Jessica thought "Correlation does not imply causation," and then she thought, "I'm not getting fucking boosted."

This is a work of fiction, but it's based on real incidents.  "[D]ied suddenly", "died unexpectedly", "passed away suddenly", and so on have become regarded in some circles as code for dying from vaccine side-effects (though some will argue it also applies to deaths from overdoses and other causes).  Since most of the deaths ultimately involve some mention of a heart attack and myocarditis has been noted even by the CDC as a side-effect of the vaccine, it's not hard to posit a connection between vaccine and death, though mRNA vaccine proponents continue to insist even in the face of contradicting evidence that there is no such connection.  It took over five years of people dying from Vioxx for the FDA to pull it from the market, and this time a lot more people will have proverbial egg on their faces if these vaccines are indeed not safe, so the connection may never be admitted for the mRNA virus vaccines.  Here are some links for source material:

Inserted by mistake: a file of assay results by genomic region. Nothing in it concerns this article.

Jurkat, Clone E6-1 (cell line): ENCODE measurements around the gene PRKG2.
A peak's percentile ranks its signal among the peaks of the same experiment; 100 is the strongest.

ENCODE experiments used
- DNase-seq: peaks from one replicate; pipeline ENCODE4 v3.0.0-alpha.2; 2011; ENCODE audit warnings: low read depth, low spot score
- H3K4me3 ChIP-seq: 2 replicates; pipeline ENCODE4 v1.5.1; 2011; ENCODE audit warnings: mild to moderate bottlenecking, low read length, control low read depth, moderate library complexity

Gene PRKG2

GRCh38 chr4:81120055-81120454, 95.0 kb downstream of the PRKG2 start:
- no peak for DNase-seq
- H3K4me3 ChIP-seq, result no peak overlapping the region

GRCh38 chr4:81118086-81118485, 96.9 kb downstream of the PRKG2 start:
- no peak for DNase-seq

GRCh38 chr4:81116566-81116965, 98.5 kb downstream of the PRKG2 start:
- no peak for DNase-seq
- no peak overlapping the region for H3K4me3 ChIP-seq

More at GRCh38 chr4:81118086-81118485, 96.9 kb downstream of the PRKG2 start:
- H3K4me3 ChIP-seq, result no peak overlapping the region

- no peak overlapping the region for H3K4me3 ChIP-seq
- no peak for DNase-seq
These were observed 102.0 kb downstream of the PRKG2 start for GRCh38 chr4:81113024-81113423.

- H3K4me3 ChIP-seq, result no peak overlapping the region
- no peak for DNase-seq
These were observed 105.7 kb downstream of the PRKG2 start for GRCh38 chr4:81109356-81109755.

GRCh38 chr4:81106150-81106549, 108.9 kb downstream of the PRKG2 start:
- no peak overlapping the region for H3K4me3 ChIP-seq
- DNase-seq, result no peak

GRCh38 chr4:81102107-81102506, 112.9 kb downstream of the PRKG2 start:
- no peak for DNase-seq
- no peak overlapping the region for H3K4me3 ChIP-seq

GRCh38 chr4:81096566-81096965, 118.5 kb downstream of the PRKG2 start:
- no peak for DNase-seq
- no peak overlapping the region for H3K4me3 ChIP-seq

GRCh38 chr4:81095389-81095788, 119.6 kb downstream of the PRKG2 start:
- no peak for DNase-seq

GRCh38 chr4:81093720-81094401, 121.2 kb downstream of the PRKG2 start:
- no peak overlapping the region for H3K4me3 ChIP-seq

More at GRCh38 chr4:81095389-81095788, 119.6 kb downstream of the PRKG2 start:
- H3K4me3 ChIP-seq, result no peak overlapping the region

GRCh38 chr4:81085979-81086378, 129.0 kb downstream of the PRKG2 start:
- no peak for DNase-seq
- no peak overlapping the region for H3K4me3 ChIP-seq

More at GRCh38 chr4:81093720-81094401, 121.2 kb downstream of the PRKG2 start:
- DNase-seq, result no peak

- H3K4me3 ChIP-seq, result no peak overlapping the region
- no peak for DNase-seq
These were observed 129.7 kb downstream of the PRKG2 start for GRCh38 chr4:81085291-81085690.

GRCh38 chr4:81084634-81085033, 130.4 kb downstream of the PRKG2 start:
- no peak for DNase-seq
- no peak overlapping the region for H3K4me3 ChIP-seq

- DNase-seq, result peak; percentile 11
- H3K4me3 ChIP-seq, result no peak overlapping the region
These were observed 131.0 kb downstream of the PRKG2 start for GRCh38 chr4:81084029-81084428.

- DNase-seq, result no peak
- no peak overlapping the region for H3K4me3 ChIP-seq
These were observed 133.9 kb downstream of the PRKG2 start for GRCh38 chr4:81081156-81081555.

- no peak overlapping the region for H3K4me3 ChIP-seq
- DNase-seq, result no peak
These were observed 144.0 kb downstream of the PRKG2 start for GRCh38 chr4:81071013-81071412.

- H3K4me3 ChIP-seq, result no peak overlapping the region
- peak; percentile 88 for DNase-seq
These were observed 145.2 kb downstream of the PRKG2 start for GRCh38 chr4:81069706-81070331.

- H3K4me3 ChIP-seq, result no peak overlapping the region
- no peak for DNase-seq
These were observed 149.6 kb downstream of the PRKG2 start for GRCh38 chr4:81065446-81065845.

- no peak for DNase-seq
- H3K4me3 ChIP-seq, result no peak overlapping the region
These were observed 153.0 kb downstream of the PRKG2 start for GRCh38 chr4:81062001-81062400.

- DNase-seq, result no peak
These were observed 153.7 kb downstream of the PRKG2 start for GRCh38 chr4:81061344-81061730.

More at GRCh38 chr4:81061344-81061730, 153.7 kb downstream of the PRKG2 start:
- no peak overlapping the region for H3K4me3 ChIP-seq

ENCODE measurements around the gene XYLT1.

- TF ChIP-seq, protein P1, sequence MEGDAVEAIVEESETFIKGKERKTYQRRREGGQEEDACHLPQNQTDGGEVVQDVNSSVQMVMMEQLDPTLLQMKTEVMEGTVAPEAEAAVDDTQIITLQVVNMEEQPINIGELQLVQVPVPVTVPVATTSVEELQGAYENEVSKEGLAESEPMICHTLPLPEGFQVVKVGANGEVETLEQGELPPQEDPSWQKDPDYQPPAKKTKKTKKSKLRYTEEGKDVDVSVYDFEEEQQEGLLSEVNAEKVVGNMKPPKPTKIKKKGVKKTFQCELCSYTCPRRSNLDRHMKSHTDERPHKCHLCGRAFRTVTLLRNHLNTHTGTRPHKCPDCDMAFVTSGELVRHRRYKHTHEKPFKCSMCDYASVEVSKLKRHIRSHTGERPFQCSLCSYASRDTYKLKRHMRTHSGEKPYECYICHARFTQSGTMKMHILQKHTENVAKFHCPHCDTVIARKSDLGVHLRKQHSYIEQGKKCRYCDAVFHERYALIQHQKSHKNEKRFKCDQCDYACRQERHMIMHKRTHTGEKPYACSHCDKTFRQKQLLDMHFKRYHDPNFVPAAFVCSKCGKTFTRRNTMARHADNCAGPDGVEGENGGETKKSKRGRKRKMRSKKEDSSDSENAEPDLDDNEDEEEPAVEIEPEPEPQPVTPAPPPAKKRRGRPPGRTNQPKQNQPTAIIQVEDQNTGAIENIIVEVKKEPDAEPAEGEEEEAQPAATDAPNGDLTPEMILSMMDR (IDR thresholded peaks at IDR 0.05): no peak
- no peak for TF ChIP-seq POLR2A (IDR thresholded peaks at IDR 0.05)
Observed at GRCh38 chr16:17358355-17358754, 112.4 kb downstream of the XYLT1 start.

And if you still want to read anything else after you checked out those links, then read Edna's Employment Agency, where the idiots are fictional and amusing and not in charge of governments and corporations like in real life.

Sunday, January 2, 2022

What Wred's Reading: American Values: Lessons I Learned From My Family by Robert F. Kennedy Jr.

This book came out a few years ago, and it's not one I normally would read, but it's been interesting so far.  The reason I am reading it is because I stumbled across a book review of it:  In it, the reviewer, Edward Curtin, states that the book was boycotted by mainstream reviewers because the book blames the Central Intelligence Agency for the deaths of the Kennedy brothers.

Hmm . . . interesting, for more than one reason.